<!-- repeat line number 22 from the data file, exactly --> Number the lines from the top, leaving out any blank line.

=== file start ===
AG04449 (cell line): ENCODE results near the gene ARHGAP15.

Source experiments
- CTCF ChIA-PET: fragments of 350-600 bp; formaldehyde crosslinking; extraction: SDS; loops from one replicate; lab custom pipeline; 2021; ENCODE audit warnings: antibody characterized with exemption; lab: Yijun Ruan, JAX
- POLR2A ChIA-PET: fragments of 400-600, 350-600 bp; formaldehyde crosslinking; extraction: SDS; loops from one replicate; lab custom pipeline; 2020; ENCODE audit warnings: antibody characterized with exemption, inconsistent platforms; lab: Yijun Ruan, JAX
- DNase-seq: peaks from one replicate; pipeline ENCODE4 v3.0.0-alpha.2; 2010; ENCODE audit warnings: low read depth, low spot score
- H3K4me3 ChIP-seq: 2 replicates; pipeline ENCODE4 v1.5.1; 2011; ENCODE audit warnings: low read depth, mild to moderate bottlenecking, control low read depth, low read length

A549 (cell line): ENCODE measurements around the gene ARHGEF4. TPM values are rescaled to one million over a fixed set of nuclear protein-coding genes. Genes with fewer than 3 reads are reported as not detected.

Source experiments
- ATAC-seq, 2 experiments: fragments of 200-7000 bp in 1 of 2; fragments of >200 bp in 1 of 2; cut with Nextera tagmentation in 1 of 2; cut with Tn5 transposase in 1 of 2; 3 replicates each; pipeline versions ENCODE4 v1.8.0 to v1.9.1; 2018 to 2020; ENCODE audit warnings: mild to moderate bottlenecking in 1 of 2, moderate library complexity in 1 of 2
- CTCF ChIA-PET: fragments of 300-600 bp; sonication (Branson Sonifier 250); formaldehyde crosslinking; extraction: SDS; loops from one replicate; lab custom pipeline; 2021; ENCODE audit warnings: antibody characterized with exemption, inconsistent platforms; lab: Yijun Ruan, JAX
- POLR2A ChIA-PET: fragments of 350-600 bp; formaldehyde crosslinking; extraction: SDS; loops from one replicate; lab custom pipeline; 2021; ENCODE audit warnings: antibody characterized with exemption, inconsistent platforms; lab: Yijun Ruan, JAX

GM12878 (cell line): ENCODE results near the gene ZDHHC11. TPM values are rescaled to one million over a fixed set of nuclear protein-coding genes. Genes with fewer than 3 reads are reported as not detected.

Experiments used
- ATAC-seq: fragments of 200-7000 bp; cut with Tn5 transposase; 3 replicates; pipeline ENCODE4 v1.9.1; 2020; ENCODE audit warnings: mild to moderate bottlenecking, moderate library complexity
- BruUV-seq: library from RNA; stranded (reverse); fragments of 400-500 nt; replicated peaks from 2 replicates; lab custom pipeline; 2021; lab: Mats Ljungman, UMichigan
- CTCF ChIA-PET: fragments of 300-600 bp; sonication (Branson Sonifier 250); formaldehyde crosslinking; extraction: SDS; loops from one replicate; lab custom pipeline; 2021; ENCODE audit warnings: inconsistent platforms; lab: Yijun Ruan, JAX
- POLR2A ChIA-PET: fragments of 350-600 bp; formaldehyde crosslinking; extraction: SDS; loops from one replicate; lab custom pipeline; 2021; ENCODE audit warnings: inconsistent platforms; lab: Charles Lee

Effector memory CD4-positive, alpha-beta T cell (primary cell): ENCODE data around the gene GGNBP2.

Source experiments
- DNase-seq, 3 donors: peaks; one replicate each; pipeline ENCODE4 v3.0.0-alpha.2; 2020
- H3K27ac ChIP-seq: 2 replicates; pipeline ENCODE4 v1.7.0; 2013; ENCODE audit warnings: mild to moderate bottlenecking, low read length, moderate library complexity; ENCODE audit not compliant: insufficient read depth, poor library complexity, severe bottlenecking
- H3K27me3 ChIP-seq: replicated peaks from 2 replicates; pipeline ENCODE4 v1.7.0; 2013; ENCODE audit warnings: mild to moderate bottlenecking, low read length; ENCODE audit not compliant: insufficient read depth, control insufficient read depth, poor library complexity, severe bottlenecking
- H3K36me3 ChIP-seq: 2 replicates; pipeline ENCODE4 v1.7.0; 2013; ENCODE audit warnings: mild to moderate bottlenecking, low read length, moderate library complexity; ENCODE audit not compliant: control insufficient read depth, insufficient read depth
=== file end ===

- H3K27me3 ChIP-seq: replicated peaks from 2 replicates; pipeline ENCODE4 v1.7.0; 2013; ENCODE audit warnings: mild to moderate bottlenecking, low read length; ENCODE audit not compliant: insufficient read depth, control insufficient read depth, poor library complexity, severe bottlenecking